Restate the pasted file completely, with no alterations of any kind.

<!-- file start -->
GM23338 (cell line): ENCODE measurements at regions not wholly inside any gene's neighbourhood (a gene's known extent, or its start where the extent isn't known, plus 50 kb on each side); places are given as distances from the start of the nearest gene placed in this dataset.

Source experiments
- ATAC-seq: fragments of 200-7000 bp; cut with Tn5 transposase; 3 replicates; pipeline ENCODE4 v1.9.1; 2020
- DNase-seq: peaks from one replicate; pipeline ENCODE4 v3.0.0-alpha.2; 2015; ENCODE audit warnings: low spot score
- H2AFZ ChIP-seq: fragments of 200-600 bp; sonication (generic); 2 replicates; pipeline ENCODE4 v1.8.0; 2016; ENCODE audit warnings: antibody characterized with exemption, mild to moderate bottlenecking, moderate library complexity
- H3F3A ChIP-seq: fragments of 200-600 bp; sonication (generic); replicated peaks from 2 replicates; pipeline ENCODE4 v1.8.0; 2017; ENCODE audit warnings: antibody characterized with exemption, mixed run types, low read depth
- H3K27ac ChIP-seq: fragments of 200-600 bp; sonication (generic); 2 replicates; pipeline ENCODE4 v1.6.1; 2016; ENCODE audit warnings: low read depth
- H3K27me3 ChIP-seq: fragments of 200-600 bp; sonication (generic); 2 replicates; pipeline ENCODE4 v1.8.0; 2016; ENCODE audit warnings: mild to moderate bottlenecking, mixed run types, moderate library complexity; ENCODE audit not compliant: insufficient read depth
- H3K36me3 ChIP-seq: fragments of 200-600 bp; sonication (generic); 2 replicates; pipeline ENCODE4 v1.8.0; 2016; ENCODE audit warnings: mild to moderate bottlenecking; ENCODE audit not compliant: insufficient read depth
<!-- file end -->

GM23338 (cell line): ENCODE measurements at regions not wholly inside any gene's neighbourhood (a gene's known extent, or its start where the extent isn't known, plus 50 kb on each side); places are given as distances from the start of the nearest gene placed in this dataset.

Source experiments
- ATAC-seq: fragments of 200-7000 bp; cut with Tn5 transposase; 3 replicates; pipeline ENCODE4 v1.9.1; 2020
- DNase-seq: peaks from one replicate; pipeline ENCODE4 v3.0.0-alpha.2; 2015; ENCODE audit warnings: low spot score
- H2AFZ ChIP-seq: fragments of 200-600 bp; sonication (generic); 2 replicates; pipeline ENCODE4 v1.8.0; 2016; ENCODE audit warnings: antibody characterized with exemption, mild to moderate bottlenecking, moderate library complexity
- H3F3A ChIP-seq: fragments of 200-600 bp; sonication (generic); replicated peaks from 2 replicates; pipeline ENCODE4 v1.8.0; 2017; ENCODE audit warnings: antibody characterized with exemption, mixed run types, low read depth
- H3K27ac ChIP-seq: fragments of 200-600 bp; sonication (generic); 2 replicates; pipeline ENCODE4 v1.6.1; 2016; ENCODE audit warnings: low read depth
- H3K27me3 ChIP-seq: fragments of 200-600 bp; sonication (generic); 2 replicates; pipeline ENCODE4 v1.8.0; 2016; ENCODE audit warnings: mild to moderate bottlenecking, mixed run types, moderate library complexity; ENCODE audit not compliant: insufficient read depth
- H3K36me3 ChIP-seq: fragments of 200-600 bp; sonication (generic); 2 replicates; pipeline ENCODE4 v1.8.0; 2016; ENCODE audit warnings: mild to moderate bottlenecking; ENCODE audit not compliant: insufficient read depth